The International Movement Writing Alphabet (IMWA) is a set of symbols that can be used to describe and record movement. Its creator, Valerie Sutton, also invented MovementWriting, a writing system which employs IMWA. It in turn has several application areas within which it is specialised.
Sign language transcription
Sutton SignWriting is optimised for sign languages and has the most development so far.
DanceWriting is a form of dance notation.
MimeWriting is for classic mimestry.
The IMWA has more than 27,000 elements that are represented by unique identification numbers. Each identification number specifies six attributes—clarify]—as dash-separated values. The symbol is specified with a three-digit value whereas all other attributes use a two-digit value (e.g., 01-01-001-01-01-01).[
There are eight categories: hand, movement, face, head, upper body, full body, space, and punctuation.[clarification needed]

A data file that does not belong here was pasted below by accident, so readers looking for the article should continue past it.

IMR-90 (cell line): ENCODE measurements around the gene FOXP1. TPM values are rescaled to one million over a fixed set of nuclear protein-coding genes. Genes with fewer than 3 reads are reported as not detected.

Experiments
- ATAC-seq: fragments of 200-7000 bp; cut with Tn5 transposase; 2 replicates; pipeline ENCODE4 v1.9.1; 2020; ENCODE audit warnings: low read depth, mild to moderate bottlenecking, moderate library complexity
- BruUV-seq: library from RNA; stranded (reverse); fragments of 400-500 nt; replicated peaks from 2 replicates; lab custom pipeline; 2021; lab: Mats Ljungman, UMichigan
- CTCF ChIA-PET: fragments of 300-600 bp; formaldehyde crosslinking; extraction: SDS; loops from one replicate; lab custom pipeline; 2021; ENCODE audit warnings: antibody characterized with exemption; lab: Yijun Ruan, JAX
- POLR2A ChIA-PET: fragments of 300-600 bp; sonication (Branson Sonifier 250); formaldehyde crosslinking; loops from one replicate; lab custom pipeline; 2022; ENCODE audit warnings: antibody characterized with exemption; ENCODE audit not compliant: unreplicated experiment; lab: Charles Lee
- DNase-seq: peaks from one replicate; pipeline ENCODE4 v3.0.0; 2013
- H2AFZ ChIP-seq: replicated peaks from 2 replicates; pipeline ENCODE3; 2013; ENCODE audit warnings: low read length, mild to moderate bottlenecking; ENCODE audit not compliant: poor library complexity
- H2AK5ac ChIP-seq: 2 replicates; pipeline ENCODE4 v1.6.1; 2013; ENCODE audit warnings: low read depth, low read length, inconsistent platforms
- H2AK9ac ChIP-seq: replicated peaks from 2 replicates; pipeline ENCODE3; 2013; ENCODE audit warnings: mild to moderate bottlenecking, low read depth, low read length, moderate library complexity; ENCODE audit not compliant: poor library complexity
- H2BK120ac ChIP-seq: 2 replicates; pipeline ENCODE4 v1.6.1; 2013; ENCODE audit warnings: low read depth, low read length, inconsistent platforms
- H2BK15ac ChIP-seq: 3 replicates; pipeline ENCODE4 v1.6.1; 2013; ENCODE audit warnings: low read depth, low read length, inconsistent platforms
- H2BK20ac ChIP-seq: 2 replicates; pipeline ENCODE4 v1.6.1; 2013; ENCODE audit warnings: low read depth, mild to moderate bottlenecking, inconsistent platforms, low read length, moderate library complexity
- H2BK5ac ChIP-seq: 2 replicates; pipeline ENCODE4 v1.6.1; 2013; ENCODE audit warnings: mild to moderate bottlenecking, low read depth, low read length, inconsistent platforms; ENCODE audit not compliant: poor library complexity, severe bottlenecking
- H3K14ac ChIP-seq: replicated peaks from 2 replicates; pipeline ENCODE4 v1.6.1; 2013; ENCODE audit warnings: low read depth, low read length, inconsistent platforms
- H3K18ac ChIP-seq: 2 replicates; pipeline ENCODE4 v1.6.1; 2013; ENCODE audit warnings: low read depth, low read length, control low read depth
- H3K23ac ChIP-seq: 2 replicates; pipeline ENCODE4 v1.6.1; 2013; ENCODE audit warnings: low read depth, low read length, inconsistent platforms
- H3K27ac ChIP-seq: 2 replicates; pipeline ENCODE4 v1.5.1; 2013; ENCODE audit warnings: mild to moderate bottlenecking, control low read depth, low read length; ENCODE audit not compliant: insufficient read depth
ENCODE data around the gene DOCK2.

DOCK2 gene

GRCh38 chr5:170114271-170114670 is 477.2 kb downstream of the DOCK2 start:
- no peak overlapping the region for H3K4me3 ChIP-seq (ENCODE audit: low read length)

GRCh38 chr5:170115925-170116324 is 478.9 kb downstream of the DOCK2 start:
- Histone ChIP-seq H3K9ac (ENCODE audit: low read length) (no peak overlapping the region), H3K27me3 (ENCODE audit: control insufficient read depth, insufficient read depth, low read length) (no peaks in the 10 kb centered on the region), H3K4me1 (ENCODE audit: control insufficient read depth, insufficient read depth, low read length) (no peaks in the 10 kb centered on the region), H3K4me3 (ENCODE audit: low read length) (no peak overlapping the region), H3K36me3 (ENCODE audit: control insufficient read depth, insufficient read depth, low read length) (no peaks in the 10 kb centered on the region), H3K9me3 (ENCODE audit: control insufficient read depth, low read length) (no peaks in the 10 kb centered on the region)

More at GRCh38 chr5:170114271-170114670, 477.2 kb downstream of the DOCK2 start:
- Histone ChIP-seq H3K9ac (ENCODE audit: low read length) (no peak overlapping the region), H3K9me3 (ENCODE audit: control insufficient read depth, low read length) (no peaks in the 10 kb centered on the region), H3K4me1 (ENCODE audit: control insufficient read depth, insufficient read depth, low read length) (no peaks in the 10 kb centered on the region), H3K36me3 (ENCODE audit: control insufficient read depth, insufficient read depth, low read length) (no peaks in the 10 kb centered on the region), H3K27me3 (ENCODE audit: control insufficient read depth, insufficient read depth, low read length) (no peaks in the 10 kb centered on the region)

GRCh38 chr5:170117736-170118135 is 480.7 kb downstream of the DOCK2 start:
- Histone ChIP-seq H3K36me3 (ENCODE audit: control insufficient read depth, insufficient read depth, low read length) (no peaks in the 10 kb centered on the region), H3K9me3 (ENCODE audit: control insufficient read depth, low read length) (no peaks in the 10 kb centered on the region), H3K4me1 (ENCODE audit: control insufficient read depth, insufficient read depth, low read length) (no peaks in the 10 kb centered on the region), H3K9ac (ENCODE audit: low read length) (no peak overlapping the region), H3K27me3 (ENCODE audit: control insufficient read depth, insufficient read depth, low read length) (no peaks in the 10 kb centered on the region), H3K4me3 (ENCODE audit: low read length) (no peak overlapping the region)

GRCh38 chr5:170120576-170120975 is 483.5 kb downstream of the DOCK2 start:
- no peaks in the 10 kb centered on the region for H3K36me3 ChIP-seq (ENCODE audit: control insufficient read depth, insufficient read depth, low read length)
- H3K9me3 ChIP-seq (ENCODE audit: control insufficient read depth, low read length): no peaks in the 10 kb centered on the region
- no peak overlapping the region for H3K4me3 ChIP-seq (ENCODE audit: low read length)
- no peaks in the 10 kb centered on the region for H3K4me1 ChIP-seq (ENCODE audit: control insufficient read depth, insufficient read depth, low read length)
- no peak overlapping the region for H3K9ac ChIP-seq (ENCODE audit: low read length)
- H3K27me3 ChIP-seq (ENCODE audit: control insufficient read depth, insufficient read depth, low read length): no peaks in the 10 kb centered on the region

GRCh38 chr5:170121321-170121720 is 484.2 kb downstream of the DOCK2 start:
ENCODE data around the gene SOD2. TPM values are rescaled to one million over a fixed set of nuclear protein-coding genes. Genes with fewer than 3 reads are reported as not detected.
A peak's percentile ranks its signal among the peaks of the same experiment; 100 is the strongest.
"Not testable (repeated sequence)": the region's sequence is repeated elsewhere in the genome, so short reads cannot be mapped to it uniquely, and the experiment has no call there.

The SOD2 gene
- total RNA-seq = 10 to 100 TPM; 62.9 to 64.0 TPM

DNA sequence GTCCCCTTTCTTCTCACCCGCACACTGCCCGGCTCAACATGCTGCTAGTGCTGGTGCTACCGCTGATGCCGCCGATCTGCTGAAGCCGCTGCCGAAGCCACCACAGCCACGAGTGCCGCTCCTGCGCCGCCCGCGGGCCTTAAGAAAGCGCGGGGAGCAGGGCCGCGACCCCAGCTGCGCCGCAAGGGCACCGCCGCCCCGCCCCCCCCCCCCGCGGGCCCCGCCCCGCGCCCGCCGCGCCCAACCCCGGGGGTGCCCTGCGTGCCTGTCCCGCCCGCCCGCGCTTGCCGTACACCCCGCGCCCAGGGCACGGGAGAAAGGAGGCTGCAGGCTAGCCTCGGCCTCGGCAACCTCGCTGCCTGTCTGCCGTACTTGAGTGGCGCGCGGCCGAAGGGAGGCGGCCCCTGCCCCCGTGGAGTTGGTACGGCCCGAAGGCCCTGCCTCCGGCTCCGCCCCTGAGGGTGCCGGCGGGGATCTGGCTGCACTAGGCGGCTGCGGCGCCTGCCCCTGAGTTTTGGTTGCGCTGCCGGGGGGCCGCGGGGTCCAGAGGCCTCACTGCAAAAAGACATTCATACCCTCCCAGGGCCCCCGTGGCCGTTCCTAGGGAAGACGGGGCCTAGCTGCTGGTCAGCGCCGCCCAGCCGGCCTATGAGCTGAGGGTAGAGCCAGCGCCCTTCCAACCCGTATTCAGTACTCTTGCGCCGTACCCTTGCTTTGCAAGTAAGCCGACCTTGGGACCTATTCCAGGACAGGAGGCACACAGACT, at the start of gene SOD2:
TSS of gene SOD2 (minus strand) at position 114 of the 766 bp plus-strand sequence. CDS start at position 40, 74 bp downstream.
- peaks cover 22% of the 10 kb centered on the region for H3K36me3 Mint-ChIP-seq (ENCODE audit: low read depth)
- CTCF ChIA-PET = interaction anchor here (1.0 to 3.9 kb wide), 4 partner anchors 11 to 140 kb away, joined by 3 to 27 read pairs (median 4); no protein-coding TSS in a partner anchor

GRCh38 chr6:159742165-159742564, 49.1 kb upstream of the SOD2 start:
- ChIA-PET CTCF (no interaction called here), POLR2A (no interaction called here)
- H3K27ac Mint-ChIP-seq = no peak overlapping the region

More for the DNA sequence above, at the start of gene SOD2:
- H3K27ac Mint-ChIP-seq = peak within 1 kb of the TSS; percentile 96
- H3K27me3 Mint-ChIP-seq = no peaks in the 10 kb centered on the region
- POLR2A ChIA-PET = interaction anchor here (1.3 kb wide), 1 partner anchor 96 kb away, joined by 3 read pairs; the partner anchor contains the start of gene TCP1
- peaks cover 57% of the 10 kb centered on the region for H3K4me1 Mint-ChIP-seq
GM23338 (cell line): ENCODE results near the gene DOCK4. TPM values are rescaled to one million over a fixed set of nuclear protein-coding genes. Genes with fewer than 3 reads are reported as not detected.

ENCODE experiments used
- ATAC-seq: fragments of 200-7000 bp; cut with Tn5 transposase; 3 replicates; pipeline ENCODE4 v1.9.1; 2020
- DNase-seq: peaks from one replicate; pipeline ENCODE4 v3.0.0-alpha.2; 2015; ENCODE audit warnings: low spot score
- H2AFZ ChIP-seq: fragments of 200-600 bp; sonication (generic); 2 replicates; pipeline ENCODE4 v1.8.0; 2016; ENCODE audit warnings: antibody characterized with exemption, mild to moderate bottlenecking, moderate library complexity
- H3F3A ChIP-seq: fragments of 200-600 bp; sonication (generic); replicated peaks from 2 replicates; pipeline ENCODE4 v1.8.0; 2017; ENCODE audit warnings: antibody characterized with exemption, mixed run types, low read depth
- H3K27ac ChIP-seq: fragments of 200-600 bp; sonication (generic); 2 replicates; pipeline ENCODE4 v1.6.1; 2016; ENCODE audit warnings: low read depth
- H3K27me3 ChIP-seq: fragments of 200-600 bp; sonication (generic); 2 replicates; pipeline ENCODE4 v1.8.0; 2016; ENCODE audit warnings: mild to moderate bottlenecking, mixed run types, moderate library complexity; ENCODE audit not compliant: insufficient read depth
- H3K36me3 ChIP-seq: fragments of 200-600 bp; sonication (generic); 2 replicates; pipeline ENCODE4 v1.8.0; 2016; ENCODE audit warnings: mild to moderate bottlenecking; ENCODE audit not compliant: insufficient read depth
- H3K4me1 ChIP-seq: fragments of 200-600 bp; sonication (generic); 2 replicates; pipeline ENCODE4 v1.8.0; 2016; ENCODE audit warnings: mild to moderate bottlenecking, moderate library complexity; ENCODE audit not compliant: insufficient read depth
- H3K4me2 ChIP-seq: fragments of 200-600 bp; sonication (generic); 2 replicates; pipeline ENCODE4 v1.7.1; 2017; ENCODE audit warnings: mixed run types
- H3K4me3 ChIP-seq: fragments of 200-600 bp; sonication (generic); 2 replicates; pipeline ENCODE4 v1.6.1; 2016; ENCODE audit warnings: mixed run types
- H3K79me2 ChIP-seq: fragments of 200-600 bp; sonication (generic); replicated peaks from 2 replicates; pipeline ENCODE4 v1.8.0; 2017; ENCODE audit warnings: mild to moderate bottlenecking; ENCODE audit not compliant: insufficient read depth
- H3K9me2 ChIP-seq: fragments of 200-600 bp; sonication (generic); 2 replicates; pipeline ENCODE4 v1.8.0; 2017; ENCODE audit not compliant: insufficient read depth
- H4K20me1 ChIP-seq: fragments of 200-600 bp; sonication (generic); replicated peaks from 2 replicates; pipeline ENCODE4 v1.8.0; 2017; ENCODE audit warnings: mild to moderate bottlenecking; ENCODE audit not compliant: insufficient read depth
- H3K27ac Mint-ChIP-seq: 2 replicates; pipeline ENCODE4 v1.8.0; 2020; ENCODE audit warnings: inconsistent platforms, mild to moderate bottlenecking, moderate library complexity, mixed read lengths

The IMWA was originally designed for describing sign language and consequently was named Sutton's Sign Symbol Sequence (SSS) by its inventor, Valerie Sutton. The original symbol set, SSS-95, was limited in size due to memory constraints in personal computers at the time. The SSS-99 symbol set expanded the number of symbols, and the SSS-2002 set was the first to use the current identification numbering system. The final version, SSS-2004, was renamed International Movement Writing Alphabet (SSS-IMWA) to reflect its usefulness in applications beyond sign language.